Cisco: 6 critical security alarms for UCS software, small-biz routers
Cisco today warned its Unified Computing System (UCS) customers about four critical fixes they need to make to stop nefarious agents from taking over or attacking their systems.The problems all have a severity rating of 9.8 out of 10 on the Common Vulnerability Scoring System (CVSS).
The critical bugs are found in the Cisco UCS Director and UCS Director Express for Big Data packages.
UCS Director lets customers build private-cloud systems and supports automated provisioning processes and orchestration to optimize and simplify delivery of data-center resources, the company said.
Cisco UCS Director Express for Big Data automates Hadoop deployment on the Cisco UCS Common Platform Architecture for Big Data infrastructure. It also provides a single management pane across both physical infrastructure and Hadoop software. Cisco says the UCS Director Express for Big Data is an open private-cloud platform that delivers on-premises Big-Data-as-a-Service (BDaaS) from the core to the edge.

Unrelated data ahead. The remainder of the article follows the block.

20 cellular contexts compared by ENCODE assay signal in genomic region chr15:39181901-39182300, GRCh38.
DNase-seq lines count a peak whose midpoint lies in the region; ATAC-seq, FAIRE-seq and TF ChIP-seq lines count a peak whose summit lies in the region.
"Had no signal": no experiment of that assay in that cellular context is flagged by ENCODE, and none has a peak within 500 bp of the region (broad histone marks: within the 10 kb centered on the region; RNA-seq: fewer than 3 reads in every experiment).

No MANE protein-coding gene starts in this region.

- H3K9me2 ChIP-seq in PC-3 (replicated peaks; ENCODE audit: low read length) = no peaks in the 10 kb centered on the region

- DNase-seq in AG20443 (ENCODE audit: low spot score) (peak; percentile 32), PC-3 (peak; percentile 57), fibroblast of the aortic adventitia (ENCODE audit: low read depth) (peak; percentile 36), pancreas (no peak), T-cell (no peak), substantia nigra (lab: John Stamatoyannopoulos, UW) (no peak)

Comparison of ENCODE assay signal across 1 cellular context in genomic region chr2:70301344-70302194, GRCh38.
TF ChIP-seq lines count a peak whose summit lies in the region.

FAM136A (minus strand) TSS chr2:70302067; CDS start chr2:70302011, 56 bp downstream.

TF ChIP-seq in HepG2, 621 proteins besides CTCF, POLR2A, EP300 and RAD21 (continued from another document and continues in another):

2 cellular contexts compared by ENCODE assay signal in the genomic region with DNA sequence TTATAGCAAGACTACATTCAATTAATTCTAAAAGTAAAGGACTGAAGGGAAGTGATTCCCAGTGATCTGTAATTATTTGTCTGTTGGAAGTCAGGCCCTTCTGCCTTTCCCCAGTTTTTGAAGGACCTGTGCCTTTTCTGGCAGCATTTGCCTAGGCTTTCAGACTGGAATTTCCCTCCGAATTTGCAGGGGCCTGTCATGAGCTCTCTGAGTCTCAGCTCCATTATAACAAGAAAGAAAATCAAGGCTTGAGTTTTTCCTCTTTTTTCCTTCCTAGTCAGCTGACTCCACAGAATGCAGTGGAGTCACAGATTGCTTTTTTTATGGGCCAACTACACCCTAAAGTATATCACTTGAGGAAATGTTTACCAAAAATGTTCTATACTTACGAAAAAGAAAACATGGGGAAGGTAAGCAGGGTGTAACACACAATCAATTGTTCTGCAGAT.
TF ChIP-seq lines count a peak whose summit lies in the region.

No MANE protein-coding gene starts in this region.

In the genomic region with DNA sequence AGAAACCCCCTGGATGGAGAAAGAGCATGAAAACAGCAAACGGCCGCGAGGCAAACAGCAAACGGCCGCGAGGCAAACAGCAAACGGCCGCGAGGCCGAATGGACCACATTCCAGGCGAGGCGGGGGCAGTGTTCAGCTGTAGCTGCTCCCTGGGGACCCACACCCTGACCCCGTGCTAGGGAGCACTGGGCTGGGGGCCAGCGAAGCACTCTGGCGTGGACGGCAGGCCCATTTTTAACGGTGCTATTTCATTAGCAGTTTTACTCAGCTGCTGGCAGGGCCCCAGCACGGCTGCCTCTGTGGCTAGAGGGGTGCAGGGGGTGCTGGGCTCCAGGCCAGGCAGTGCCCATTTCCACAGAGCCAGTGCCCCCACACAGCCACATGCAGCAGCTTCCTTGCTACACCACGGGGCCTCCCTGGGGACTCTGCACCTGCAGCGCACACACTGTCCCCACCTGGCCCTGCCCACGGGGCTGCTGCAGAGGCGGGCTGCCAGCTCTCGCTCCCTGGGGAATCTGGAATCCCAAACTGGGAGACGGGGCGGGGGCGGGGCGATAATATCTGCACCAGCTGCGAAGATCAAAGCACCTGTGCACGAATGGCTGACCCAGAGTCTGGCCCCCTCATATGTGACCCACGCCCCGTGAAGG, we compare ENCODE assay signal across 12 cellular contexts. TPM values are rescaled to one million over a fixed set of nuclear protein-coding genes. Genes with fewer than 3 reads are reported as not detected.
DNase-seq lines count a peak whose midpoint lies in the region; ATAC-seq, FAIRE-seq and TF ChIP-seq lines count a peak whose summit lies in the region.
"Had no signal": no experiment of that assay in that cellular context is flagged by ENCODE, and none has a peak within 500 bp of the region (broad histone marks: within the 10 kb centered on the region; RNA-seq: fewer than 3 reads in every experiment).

"Automated workflows configure, deploy, and manage the infrastructure resources and big-data platforms such as Hadoop and Splunk Enterprise across Cisco UCS Integrated Infrastructure for Big Data and Analytics - a general-purpose converged infrastructure for big data," the company stated.
Cisco describes the vulnerabilities as follows:
Two other critical warning were also issued involving the company's Small Business 220 Series Smart Switches.
In the first warning Cisco wrote that multiple vulnerabilities in the web management interface of Cisco Small Business 220 Series Smart Switches could let an unauthenticated, remote attacker to overflow a buffer, which then allows the execution of arbitrary code with root privileges on the underlying operating system.
"The vulnerabilities are due to insufficient validation of user-supplied input and improper boundary checks when reading data into an internal buffer. An attacker could exploit these vulnerabilities by sending malicious requests to the web management interface of an affected device. Depending on the configuration of the affected switch, the malicious requests must be sent via HTTP or HTTPS," Cisco stated.
The second warning described a weakness due to incomplete authorization checks in the web management interface. An attacker could exploit this vulnerability by sending a malicious request to certain parts of the web management interface, and a successful exploit could let the attacker modify the configuration of an affected device or to inject a reverse shell.
Cisco has released software to fix the 220 switch problems.